Grilling isn’t an exact science, but that doesn’t mean that people aren’t making mistakes all the time. We often hear people mention tips for grilling that just aren’t true. We are going to dispel some of these common myths, and maybe this will help you become an even better griller.
- You can use your hand to tell how hot your grill is.
Don’t use your hand for temperature! Not only could you burn yourself, but it is very inaccurate. Plus the temperature near the meat is not the same temperature as 6 inches above the gate. You should always use a grilling thermometer if you want accurate temperatures. The hand won’t tell you much more than “it is hot”.
- You should get your grill super-hot to sear your meat first.
This isn’t the correct way to handle meat, at least not usually. Instead, you should set your grill up to have two different heat fields. One of them should be indirect heat and the other will be right over the heat source. Unless you are cooking something very thin, you will want to cook using the direct side first and let the heat and smoke slowly cook the meat. This will give it a wonderful flavor and allow it to cook properly. In the end, you can put it over the direct heat if you want to caramelize the outside.
- Searing meat will seal the juices in
This is not entirely true since meat is made of 70% water, anytime you eat meat it will release juices. It is impossible to completely prevent the juices from escaping. Searing can actually have the opposite effect and can evaporate the water, and cause the meat to be drier. The best thing to do is after cooking, let the meat rest for a few minutes so that the juices will soak back in.
- Marinades will penetrate deep into the meat
While it is true that marinades will add some great flavor, and you should let the meat marinade for a while, it isn’t true that it will completely penetrate the meat. The pores on a thick cut of meat are much too small for spices like pepper to penetrate. This is really only a major myth for thick meat. So an extended period of time doesn’t mean it will always have more flavor.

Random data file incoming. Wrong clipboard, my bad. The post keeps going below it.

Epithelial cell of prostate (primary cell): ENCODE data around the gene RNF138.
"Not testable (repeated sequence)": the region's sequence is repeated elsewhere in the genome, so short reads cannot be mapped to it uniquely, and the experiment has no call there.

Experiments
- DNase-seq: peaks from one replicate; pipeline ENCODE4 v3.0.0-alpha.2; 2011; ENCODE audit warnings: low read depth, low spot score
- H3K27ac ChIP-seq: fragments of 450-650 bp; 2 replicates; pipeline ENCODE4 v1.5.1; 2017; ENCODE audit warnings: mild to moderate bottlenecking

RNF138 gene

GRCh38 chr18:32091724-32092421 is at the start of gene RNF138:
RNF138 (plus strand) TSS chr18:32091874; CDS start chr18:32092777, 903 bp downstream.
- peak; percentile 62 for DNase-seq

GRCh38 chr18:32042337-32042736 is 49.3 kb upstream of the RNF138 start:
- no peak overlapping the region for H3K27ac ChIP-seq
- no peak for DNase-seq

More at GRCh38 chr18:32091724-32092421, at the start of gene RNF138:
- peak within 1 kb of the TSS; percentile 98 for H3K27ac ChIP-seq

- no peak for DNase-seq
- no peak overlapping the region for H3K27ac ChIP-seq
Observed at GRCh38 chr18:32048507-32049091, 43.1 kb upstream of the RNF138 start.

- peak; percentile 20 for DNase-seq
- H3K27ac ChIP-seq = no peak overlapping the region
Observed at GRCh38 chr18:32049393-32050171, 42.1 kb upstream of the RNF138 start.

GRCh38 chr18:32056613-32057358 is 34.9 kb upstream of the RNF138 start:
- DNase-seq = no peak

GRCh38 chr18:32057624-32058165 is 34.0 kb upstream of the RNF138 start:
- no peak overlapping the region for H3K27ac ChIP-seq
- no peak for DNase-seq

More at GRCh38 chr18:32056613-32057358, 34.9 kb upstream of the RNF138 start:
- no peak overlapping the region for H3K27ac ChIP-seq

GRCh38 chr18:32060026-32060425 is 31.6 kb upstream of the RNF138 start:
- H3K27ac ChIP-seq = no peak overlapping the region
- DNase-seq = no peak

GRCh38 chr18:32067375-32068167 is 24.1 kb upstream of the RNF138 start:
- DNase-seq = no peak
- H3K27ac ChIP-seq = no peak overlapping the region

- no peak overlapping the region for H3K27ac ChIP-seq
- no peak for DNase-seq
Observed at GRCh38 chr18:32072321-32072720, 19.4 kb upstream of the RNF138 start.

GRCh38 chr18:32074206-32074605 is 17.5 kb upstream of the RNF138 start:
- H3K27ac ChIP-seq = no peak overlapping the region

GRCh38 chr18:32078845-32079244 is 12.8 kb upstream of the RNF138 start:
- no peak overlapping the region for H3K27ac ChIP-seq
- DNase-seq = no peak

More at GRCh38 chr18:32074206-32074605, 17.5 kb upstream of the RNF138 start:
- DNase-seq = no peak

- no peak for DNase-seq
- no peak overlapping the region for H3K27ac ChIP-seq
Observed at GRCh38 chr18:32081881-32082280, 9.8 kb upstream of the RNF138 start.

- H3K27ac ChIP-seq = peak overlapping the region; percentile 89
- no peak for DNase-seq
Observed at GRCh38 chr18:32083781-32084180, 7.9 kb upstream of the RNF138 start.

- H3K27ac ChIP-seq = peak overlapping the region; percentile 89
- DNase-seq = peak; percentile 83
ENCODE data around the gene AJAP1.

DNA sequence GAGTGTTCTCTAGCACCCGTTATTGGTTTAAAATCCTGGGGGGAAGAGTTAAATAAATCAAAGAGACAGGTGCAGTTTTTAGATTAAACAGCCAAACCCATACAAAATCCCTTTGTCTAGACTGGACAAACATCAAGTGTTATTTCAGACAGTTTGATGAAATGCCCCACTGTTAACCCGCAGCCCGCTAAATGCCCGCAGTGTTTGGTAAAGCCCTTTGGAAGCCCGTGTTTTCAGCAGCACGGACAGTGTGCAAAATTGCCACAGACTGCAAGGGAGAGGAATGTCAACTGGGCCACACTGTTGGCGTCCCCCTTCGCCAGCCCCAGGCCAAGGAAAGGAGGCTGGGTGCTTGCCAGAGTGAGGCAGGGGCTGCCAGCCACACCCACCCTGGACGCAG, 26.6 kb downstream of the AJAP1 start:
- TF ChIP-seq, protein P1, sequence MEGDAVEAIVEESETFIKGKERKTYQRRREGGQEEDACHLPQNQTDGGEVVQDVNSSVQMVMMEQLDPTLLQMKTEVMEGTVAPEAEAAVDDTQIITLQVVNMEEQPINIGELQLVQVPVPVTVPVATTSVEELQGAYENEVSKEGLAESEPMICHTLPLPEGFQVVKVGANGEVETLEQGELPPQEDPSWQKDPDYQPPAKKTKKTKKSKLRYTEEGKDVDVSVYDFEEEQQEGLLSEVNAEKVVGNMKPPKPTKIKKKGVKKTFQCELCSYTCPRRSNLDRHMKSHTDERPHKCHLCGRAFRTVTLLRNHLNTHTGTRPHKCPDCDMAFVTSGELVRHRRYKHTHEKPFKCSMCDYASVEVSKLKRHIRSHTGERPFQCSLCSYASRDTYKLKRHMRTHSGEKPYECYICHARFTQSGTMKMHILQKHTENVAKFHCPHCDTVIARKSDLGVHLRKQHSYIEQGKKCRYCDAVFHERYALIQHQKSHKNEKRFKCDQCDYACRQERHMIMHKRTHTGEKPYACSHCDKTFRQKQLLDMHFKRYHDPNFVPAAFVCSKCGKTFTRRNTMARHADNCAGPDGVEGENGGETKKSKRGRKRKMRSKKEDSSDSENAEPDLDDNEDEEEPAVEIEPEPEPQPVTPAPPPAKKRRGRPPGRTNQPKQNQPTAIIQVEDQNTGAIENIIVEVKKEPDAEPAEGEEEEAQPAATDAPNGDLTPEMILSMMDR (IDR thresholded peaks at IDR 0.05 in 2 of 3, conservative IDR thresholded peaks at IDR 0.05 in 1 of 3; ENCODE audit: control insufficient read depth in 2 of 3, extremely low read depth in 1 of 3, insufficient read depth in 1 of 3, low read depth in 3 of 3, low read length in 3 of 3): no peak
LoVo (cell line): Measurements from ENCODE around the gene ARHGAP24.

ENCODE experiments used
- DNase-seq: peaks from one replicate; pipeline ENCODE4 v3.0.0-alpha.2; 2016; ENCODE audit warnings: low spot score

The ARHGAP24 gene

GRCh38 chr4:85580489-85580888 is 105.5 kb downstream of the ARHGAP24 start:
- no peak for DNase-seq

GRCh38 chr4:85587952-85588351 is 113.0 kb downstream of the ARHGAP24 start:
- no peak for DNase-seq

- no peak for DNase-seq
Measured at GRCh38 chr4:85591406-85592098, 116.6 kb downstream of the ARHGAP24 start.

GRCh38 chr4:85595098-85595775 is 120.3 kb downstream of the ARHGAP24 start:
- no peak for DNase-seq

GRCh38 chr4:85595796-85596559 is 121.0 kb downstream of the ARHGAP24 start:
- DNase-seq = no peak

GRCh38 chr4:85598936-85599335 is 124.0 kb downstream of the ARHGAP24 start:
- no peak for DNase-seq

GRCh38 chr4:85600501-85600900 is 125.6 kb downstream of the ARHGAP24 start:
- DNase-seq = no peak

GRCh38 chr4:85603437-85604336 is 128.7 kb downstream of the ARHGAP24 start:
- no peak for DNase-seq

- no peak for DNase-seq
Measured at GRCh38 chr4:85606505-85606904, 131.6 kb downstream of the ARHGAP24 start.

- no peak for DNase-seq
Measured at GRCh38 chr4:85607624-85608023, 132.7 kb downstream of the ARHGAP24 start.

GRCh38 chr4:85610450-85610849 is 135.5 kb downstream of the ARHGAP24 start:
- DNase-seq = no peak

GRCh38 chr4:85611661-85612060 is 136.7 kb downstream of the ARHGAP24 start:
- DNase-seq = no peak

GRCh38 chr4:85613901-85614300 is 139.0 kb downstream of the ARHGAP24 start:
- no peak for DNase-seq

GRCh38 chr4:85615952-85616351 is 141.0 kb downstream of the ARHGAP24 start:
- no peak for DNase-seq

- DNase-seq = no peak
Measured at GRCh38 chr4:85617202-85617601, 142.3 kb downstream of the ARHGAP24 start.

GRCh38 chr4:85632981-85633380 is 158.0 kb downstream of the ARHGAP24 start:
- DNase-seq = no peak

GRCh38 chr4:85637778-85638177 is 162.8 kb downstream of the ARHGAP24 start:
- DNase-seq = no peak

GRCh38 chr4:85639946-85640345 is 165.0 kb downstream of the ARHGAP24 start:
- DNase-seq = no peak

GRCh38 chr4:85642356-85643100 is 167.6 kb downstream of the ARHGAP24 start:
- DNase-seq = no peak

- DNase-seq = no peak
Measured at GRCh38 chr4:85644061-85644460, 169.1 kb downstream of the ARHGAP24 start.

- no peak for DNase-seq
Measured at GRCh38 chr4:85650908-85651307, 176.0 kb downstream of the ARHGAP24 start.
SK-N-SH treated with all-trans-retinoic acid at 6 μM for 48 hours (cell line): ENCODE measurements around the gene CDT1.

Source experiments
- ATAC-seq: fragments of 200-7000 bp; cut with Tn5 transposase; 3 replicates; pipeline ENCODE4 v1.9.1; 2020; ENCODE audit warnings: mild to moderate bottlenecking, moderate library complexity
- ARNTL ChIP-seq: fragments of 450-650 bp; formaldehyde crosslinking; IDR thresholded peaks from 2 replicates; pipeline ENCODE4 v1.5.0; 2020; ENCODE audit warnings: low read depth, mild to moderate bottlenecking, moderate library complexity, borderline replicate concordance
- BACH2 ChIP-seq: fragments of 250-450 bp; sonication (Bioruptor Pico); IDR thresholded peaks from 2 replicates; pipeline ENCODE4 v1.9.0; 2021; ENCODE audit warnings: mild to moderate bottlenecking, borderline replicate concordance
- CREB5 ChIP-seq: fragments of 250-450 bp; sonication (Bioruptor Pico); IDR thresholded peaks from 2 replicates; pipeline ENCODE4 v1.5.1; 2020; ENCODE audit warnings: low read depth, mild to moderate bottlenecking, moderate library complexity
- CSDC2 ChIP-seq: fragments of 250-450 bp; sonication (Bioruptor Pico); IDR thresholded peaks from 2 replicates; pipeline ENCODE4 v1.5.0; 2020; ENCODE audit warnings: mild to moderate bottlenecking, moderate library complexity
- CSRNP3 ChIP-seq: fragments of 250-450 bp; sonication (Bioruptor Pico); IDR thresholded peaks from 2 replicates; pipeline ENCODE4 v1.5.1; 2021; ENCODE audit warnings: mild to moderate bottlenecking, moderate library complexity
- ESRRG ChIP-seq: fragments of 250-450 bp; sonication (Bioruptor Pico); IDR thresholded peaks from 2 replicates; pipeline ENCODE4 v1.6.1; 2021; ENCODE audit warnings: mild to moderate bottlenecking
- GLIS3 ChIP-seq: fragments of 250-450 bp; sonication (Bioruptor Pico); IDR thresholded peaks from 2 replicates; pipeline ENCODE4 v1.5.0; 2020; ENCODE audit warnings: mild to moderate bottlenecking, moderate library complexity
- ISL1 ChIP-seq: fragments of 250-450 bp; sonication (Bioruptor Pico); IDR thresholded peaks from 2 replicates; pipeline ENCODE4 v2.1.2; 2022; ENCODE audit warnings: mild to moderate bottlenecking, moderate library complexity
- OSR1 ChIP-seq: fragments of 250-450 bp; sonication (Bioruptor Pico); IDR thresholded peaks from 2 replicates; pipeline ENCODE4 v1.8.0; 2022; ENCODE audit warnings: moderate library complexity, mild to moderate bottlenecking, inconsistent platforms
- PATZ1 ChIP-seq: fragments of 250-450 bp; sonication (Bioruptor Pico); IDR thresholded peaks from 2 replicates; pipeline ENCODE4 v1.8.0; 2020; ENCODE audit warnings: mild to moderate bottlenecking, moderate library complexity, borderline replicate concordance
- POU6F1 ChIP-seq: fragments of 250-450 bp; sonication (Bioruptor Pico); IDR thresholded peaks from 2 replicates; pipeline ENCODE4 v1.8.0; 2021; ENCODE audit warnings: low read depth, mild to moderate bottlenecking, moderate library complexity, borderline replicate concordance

- The pink juice is blood
The liquid in your plate isn’t blood, it is water that is pink due to a protein called myoglobin. This protein is never found in blood and has nothing to do with blood. We would suggest not using that term since that can be a big turn off for many people.
- Lookin’ ain’t cookin’
We hear this one all the time. Basically, the idea is that every time you peak at the food you will have to add a few minutes to the cooking time. But this actually isn’t the case. The air heat isn’t directly cooking the meet. It is heating the skin of the meat, and then it, in turn, raises the inside temperate of the meat. The inside temperature is what will cook your food. There have been tests with thermometers to see if the inside temperature of meat changed when the lid was opened. The found that opening the lid didn’t affect the temperature inside the meat at all. If you need to check your food or add a brine, just open the lid and do what you need to. As long as you don’t leave it open for minutes at a time, it shouldn’t affect the time needed to cook your food.
These are just 6 of the most common grilling myths that we see. There are many more and we will likely cover more of them in the future. But if you avoid these myths, you’ll be on the right track.